Obviously employee costs [are a concern] and we’re trying to come at it from different angles and see what we can do to enhance the quality of lives of our employees.
Our team members are the driving force in our [operations]. How can we enhance our employees and team members lives through better benefit offerings, more affordable health care every angle, and reduce the cost of turnover? We’re heavily invested in [our staff], trying to be strategic and innovative and listening to what the team members are saying and really seeking that feedback from them, what’s important to them and what we can do and work together.
For us, it’s a market-by-market, community-by-community approach. We really get into each community, identify some of the pressures in each rather than with a wide lens, and hone in on what we can do differently and optimize our profits. We make sure that team member engagements are as high as possible, ensuring that the residents’ experiences are not just meeting their expectations, but exceeding them in each market.
How is the availability and cost of capital at the moment? Do you expect any tightening of the debt or equity markets in the near term?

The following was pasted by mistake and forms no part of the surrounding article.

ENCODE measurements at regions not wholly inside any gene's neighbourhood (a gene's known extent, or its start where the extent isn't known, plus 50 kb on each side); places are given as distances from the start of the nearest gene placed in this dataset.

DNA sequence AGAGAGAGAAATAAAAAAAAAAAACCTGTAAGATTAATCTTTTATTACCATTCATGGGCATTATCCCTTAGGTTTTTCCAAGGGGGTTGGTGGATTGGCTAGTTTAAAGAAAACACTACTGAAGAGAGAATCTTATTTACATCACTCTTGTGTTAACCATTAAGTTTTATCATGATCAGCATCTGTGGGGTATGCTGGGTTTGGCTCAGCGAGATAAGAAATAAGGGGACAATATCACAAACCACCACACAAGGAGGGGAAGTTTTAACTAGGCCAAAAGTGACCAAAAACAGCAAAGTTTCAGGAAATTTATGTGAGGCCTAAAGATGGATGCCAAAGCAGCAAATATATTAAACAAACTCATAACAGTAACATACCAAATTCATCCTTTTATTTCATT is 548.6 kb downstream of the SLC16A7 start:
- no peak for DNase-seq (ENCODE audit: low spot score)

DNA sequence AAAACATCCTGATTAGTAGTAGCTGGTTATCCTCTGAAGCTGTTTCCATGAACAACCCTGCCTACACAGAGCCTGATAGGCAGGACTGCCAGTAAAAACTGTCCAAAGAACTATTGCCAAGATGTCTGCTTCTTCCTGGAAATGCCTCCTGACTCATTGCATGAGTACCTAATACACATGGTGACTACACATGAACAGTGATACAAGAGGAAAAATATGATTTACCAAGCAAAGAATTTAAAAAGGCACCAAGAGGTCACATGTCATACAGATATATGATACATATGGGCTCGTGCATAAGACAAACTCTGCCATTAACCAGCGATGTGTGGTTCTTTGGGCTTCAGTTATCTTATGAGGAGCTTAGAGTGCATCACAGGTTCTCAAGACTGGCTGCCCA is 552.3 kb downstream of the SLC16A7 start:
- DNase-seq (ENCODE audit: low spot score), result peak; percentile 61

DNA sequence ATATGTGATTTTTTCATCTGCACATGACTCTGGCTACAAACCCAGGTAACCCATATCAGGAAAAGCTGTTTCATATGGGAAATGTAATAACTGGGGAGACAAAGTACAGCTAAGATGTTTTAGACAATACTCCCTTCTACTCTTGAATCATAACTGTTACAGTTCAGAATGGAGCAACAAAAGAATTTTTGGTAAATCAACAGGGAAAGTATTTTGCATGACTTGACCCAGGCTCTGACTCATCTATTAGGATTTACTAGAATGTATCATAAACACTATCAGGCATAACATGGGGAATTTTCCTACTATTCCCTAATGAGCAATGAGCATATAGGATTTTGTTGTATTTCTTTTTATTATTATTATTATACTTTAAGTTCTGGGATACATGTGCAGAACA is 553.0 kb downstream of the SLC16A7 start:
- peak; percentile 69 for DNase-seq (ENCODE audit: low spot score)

We’re always keeping our eye on the ball around the capital markets and how it’s impacting rates in our borrowing to make sure that our leverages are low and healthy. That gives us a lot of flexibility and options and [if the lending environment] does start to change. We’ve been really fortunate to have some great partners and we also are involved with the deals on an investment level — I really like that alignment. As a manager going into deals and having that alignment and shared interest, I think really just elevates and sets us apart as well.
What’s your take on M&A and development at the moment? We are hearing that acquisitions are tough to come by unless you’re willing to pay a premium, with a lot of private equity chasing deals. How is MorningStar thinking about growth in the next 3-5 years?
Historically, our growth has been mostly through development. And we’ll continue to focus on that while keeping in mind and evaluating other options. If there’s a [value-add] deal that makes sense, we definitely consider it and will absolutely do the right partnerships to execute and make it happen.
“I have wanted to work in senior living since I was 10 years old. Nobody believes me, to the point where I’ve had to break out my childhood yearbook and show them.MorningStar Senior Living CFO Jamie Ranzan
We may be seeing Medicare Advantage start to cover some senior living services, is that on your radar, any plans to play in the MA space?